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AMID A RAPIDLY CHANGING LANDSCAPE, the only certainty for health care management professionals is that the future is fraught with uncertainty.

As the policy debate rages and new rules and regulations emerging from Washington, D.C., Sacramento, and other state capitals constantly shift how health care is delivered, where it’s delivered, and how it’s paid for, the Fielding School has established a center designed to bring together top academic researchers, students, and established health care executives and practitioners to explore critical issues in the management of health care organizations, while improving the state of knowledge and practice.

FSPH’s Center for Healthcare Management — made possible by the Sinaiko Innovation Fund for Healthcare Management, a $1 million gift from Richard (MPH ’77) and Patricia Sinaiko, and Greg (MPH ’01) and Marcie Sinaiko — will leverage the Department of Health Policy and Management’s close ties with At the Fielding School’s new Center for Healthcare Management, academics from wide-ranging disciplines collaborate with leading practitioners to advance knowledge and practice. Managing Partners alumni and other leading health care management practitioners in Southern California to ensure that the focus of its research, as well as the curriculum for students in the department’s executive, traditional, and customized degree and nondegree programs, are informed by on-the-ground health care management expertise. “Our family is thrilled to be able to provide this support in recognition of the benefits received from the Fielding School and our longstanding relationship with Paul Torrens and Leah Vriesman,” says Richard Sinaiko.

“Engaging health care organizations as active collaborators with Fielding School faculty will ensure that our center produces practical, relevant knowledge,” says Laura Erskine, the center’s co-director, who is an adjunct professor and director of the Department of Health Policy and Management’s MPH degree program.

The center has also enlisted the participation of experts from outside the Fielding School, including medical, nursing, dentistry, engineering, law, and business school faculty. “Health care management is not a standalone field,” explains Richard Sinaiko, who, with his son Greg, established and ran two nationally recognized companies, Sinaiko Healthcare Consulting and The Coding Source. “Increasingly, people in the field are interacting with many different sectors in order to be effective. Bringing in all of this expertise from the UCLA campus is a huge benefit.”

In encouraging more hands-on involvement with health care management practitioners, the new center starts from a position of great strength. Graduates of FSPH’s Department of Health Policy and Management include some of the most influential leaders in Southern California, as well as statewide and nationally. In addition to a passionate and loyal alumni network, the center benefits from well-established ties with the community of health care management employers.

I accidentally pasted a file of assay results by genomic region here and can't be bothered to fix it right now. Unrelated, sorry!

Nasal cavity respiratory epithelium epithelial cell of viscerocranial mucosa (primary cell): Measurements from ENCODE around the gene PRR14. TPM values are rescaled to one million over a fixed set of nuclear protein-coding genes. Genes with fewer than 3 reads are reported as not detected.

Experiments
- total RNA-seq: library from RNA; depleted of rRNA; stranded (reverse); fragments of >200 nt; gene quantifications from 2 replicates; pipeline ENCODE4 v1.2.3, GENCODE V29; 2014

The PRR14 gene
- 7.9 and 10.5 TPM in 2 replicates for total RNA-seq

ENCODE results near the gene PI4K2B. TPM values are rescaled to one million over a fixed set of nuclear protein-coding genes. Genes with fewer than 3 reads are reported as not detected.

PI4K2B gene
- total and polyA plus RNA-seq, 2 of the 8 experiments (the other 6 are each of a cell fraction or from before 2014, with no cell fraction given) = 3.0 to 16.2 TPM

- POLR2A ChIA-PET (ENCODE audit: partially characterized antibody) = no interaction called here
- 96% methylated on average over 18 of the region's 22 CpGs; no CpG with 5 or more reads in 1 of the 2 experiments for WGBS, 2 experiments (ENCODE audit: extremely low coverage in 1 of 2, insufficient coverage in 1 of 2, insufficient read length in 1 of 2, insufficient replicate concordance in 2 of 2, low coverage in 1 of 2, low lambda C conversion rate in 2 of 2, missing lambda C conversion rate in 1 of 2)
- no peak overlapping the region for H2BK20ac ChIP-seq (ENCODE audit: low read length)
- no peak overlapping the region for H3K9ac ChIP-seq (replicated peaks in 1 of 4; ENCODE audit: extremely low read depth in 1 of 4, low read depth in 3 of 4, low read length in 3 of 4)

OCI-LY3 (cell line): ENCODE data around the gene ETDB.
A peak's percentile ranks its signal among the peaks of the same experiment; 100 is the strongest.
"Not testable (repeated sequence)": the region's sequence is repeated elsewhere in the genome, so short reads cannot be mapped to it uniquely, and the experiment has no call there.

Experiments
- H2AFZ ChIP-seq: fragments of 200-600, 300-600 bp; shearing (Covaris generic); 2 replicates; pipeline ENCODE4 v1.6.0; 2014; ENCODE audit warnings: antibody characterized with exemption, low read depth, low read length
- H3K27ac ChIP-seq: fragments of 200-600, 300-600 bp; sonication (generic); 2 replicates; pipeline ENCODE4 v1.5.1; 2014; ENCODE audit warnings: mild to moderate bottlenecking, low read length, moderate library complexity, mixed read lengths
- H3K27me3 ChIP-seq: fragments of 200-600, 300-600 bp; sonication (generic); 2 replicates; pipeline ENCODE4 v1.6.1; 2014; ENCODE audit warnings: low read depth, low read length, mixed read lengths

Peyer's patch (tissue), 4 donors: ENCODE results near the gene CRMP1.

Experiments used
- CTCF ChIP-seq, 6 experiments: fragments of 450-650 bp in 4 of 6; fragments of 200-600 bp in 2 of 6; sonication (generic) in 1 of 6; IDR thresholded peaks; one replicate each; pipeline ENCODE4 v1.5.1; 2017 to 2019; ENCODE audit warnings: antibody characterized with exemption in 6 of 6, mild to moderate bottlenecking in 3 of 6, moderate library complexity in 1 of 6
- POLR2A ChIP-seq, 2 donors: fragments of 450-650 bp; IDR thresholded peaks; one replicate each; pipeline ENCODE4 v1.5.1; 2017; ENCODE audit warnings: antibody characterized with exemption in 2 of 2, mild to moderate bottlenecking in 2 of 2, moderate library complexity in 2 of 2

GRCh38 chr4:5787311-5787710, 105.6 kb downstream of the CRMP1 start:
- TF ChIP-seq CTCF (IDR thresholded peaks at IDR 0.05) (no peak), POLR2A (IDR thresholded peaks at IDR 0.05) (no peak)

Those ties have long been on display at the Paul Torrens Health Forum at UCLA, an established gathering that the center now presents, along with the Fielding School, where practitioners and academics discuss timely public health issues affecting the entire industry. “In a sense, this forum is a precursor to the center — a regular event where we have rich content, but also provide an opportunity for the practitioner community and UCLA faculty and students to come together to network and discuss what’s going on in real-world settings,” says Leah Vriesman, co-director of the center as well as an FSPH associate adjunct professor and director of the Executive Programs in Health Policy and Management.

The new center is taking a number of additional steps to ensure that the education and scholarship within the Fielding School are geared toward finding solutions to the everyday challenges health care management professionals face. Along with a collection of fieldbased case studies created for classroom discussion and the dissemination of UCLA-generated scholarship to the practitioner community, a centerpiece of this effort is an annual health care management case competition. The first such competition, sponsored by UCLA Health, invited teams of graduate students from across the country to solve a management challenge faced by the UCLA Health system, with the finalists invited to Los Angeles to present their solutions to executive judges at UCLA Health in January.

Building on the strong ties with the practice community will also influence the way health care management students in the school’s executive and traditional programs are educated and will afford more opportunities for alumni and other leaders in the field to provide mentorship. In recent years, the health care management curriculum has been revised in response to feedback from employers about the skills they need from graduates. “Our community partners have a great stake in the next-generation workforce,” Vriesman says. “They are turning to us, as a leading school of public health, to connect them with the people who will become future leaders.”